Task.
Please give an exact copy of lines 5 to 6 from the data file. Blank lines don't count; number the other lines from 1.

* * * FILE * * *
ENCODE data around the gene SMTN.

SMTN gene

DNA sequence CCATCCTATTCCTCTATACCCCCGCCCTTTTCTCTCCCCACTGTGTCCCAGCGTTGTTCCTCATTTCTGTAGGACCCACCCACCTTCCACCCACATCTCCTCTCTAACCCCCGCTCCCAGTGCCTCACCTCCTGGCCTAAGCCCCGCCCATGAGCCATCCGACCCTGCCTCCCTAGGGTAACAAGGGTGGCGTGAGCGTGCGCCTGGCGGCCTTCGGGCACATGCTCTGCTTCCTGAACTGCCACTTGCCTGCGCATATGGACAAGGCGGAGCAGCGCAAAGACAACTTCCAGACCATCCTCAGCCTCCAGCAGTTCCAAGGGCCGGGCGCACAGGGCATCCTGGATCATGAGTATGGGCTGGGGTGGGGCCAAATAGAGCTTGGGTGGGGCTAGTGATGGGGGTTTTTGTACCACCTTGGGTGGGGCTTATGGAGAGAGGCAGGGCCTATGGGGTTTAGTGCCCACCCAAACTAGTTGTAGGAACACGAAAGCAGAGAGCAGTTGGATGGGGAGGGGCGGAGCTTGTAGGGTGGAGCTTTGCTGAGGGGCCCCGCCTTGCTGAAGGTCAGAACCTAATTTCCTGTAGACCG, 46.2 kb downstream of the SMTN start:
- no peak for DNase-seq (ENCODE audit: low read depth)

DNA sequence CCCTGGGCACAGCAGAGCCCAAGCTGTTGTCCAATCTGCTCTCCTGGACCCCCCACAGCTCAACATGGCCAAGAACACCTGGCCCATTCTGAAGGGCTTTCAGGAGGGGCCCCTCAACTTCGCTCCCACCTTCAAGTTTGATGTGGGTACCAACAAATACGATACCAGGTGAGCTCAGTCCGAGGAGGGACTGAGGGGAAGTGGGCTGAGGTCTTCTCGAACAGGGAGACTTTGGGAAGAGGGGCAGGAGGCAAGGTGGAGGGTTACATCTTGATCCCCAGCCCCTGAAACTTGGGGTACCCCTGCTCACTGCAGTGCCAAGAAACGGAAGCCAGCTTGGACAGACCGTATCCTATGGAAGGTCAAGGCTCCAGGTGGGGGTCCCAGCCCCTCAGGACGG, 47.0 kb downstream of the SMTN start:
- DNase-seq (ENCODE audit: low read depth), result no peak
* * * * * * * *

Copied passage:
DNA sequence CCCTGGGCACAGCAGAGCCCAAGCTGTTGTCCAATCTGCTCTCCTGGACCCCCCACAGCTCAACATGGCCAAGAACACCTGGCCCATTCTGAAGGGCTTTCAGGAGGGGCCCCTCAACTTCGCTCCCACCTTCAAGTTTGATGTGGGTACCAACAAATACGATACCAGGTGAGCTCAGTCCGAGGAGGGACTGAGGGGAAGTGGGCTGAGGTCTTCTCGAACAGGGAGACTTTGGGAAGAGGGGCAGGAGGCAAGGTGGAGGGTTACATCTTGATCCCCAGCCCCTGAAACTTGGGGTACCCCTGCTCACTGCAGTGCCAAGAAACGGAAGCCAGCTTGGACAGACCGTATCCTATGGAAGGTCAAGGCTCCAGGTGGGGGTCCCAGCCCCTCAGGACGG, 47.0 kb downstream of the SMTN start:
- DNase-seq (ENCODE audit: low read depth), result no peak